Nothing is more annoying than discovering your Bluetooth isn’t working. Here’s a guide to troubleshooting Bluetooth connectivity issues.
Despite being with us for over 20 years, Bluetooth can still fail us from time to time.
The main issue with Bluetooth is that it depends on both software and hardware to work properly. This can lead to a large variety of Bluetooth connectivity issues when you try to pair two devices.
The good news: there are a few techniques that will help you fix most Bluetooth problems. Here they are, in no particular order.
1- Make Sure It’s Turned On
This may sound like the beginning of a joke, but it’s still valuable advice. Sometimes, devices entering low power mode will cause their Bluetooth antenna to turn off. The same applies when you turn on airplane mode on your device.
Most of the time, the issue will revolve around your phone running out of juice. This is why you’ll want to make sure that the device you’re pairing with has a decent charge. That way, the antenna will be able to work at full power.
2- Reset the Devices
Turning something off and on can solve many problems. First, switch the Bluetooth function off and on again on your transmitting device (phone, PC, etc.). Then, put the receiving device (mouse, speaker, headphones, etc.) into pairing mode.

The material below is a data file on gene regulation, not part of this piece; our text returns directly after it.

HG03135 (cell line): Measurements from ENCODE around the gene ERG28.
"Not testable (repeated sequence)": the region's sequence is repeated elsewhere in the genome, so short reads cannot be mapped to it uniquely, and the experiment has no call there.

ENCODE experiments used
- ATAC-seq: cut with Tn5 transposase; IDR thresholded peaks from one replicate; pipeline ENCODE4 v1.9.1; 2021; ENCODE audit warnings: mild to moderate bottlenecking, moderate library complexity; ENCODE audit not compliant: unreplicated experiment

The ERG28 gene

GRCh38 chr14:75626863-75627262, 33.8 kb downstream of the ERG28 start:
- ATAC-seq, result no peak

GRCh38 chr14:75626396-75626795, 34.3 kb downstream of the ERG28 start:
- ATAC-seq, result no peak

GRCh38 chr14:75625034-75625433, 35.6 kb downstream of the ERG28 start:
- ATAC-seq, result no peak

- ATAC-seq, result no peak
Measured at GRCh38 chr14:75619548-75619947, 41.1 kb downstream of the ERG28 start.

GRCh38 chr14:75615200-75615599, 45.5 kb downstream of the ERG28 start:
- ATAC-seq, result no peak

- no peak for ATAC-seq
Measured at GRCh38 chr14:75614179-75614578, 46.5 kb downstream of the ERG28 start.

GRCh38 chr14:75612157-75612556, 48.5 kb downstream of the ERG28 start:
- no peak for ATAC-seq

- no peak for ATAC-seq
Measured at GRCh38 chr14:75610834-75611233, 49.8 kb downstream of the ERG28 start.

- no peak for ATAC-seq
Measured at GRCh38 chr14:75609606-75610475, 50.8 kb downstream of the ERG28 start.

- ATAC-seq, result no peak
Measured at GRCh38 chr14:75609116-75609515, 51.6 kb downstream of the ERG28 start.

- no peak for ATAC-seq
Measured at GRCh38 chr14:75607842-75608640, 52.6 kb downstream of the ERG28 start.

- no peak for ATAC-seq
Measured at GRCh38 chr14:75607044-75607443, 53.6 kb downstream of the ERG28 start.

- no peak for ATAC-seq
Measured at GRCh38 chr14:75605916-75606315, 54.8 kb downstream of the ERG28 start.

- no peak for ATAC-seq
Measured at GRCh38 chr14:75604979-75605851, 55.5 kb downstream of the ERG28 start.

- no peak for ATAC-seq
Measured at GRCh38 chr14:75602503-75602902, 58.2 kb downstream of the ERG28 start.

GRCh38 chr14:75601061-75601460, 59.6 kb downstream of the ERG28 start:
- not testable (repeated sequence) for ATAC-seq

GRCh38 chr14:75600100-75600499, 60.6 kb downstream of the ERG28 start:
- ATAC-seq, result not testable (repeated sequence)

If this doesn’t do the trick, try doing a variation on the theme. Shut both devices off, then turn your transmitting device back on and wait until it’s rebooted. Then, turn on your receiving device and attempt to pair them again.
3- Find the Right Range
One common Bluetooth problem involves two devices that are out of each other’s range. As a rule of thumb, they should be within 30 feet of each other. Keep in mind that solid objects such as walls and ceilings can lower their effective range.
See, the thing about Bluetooth antennas is that they transmit data by way of radio waves. To avoid interfering with similar radio frequencies, Bluetooth devices are low power. This is why their signals can’t travel as far as Wi-Fi signals.
4- Check for Interference
Speaking of Wi-Fi signals, they can also interfere with Bluetooth. If this is an issue, switch off the Wi-Fi function on your transmitting device and pair it again. Also, try moving to a room that’s not full of devices jamming up the 2.4GHz band.
Another thing that can interfere with the Bluetooth signal is the water in our bodies. This can be particularly noticeable if you’re using a pair of wireless headphones. If your signal keeps dropping, try changing your body position.
5- Delete the Device
When it comes to Bluetooth, most phones, tablets, and computers work the same way. If the receiving device is present, the transmitting device will try to connect to it. If the devices refuse to pair, you might want to delete the receiving device.
First, look for the receiving device in your Bluetooth settings and delete it. Then, place the device into pairing mode again. Once that’s done, have your other device scan for any available Bluetooth connections.